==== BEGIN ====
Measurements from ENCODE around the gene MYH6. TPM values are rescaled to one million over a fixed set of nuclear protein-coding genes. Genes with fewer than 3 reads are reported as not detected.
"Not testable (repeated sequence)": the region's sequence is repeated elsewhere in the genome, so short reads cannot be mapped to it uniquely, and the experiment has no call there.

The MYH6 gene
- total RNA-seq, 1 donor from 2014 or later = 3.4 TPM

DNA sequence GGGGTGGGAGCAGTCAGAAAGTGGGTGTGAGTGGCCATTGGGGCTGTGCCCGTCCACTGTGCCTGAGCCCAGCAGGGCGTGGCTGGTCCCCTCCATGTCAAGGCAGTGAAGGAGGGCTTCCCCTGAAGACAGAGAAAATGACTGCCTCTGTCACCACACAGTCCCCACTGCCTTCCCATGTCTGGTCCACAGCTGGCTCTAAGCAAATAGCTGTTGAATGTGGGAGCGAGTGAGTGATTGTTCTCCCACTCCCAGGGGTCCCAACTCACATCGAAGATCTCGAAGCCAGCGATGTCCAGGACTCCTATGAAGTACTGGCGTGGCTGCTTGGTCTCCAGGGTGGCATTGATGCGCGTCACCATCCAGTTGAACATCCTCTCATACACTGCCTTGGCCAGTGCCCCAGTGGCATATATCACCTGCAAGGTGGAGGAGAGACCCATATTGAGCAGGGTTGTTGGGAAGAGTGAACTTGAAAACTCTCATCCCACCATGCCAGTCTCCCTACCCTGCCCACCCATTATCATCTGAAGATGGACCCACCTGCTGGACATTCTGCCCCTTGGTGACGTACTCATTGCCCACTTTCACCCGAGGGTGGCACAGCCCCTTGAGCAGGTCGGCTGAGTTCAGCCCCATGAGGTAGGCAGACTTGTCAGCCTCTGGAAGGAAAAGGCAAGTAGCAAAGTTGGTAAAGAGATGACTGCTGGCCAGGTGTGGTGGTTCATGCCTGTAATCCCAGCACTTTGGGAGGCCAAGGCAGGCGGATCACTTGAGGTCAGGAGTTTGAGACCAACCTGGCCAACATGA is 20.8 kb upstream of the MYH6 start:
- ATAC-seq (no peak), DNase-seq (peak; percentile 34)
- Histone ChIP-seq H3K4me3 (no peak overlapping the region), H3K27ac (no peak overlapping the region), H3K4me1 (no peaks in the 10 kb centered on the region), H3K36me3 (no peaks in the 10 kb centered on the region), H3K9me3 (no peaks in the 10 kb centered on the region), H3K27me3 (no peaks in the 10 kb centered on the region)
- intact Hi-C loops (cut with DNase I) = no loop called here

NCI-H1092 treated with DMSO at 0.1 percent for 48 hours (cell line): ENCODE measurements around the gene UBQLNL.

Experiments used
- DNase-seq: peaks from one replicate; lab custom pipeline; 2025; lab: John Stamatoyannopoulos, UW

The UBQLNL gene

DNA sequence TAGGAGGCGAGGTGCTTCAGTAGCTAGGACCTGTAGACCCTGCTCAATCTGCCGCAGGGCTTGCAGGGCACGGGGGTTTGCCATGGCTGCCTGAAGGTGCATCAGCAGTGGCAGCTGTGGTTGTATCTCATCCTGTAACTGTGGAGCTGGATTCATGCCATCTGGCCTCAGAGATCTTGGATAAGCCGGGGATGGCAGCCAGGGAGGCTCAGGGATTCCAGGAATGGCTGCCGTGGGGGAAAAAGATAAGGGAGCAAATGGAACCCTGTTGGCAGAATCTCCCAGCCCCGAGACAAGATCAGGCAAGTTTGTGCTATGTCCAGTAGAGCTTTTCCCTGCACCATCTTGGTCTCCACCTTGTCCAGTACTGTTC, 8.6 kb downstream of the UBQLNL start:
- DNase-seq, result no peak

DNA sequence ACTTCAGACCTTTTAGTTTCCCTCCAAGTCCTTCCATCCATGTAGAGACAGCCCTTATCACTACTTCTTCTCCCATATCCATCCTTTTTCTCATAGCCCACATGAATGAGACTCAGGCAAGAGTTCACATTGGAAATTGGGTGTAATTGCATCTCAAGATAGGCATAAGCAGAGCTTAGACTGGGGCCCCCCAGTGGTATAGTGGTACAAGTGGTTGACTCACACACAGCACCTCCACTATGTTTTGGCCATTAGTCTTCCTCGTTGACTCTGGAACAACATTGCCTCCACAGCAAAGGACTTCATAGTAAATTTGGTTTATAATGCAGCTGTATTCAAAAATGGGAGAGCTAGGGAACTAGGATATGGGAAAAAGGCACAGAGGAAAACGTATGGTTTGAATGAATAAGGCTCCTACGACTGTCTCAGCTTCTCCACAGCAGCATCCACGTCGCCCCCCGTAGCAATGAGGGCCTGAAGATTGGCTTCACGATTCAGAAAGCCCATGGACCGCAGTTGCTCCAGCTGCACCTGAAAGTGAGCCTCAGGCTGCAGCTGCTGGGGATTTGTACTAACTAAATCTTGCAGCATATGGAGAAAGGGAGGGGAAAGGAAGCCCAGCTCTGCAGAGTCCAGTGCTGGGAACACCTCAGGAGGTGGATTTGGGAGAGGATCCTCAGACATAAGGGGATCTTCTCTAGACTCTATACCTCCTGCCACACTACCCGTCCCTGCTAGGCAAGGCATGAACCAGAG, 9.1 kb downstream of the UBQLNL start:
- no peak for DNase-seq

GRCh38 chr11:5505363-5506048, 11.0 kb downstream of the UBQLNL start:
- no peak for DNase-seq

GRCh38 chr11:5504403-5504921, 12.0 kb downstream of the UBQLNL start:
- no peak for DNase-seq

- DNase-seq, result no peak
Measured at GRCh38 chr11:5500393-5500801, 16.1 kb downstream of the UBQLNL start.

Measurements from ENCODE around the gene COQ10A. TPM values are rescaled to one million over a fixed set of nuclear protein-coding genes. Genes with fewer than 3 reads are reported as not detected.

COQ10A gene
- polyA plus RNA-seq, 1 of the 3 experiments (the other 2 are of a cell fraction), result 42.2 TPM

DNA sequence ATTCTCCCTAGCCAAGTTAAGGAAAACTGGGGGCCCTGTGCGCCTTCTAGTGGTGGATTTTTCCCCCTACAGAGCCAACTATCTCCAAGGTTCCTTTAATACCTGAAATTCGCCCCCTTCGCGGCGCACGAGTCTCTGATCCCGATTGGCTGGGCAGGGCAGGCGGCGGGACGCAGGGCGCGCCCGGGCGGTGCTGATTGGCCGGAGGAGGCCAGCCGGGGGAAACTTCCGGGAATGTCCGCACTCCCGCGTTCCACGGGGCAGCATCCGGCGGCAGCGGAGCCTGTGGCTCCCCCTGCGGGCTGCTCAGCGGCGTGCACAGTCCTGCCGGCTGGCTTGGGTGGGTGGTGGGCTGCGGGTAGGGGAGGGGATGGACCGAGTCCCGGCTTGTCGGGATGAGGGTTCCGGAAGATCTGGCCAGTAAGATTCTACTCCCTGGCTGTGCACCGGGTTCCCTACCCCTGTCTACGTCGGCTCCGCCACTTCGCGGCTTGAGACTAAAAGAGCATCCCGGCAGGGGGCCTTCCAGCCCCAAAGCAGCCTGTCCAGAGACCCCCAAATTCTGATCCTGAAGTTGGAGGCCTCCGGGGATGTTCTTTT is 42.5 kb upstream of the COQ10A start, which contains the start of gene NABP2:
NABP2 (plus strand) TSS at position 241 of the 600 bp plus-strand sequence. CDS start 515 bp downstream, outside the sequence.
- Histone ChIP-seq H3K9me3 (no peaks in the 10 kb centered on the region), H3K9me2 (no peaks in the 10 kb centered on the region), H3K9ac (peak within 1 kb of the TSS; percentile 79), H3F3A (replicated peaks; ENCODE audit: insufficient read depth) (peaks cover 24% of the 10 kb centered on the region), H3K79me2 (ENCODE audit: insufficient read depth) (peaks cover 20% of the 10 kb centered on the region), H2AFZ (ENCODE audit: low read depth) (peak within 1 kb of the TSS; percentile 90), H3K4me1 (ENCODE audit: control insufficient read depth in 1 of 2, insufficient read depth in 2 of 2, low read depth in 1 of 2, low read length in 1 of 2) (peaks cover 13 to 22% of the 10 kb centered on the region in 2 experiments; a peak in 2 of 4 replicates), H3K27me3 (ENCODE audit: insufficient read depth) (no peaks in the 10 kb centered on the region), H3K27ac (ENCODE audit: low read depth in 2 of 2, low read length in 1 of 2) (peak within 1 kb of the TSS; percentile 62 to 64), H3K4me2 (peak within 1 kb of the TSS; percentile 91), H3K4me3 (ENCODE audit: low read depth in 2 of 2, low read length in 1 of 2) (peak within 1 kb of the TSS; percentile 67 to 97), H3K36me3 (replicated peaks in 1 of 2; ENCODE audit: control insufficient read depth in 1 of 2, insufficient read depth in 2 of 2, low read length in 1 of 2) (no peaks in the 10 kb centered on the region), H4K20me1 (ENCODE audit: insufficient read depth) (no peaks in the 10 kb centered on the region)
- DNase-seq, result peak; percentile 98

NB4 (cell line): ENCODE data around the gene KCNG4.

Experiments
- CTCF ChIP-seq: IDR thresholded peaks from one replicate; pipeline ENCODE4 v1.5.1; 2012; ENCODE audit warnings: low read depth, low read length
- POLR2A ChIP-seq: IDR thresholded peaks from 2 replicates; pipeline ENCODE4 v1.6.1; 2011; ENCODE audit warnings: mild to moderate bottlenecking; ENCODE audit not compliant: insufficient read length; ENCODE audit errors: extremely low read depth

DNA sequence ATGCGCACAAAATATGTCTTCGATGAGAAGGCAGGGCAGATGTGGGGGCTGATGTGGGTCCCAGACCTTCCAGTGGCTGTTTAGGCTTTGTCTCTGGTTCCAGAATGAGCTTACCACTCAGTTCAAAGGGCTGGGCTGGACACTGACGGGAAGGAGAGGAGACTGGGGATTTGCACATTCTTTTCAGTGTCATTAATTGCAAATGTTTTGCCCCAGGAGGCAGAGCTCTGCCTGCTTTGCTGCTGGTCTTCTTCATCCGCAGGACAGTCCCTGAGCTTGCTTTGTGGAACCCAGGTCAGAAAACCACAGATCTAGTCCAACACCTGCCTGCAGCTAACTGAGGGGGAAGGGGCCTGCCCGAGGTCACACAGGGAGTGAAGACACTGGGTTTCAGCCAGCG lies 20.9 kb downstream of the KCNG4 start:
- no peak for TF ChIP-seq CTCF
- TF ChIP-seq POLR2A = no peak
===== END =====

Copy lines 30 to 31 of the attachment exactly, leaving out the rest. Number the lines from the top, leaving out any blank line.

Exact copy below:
NB4 (cell line): ENCODE data around the gene KCNG4.

Experiments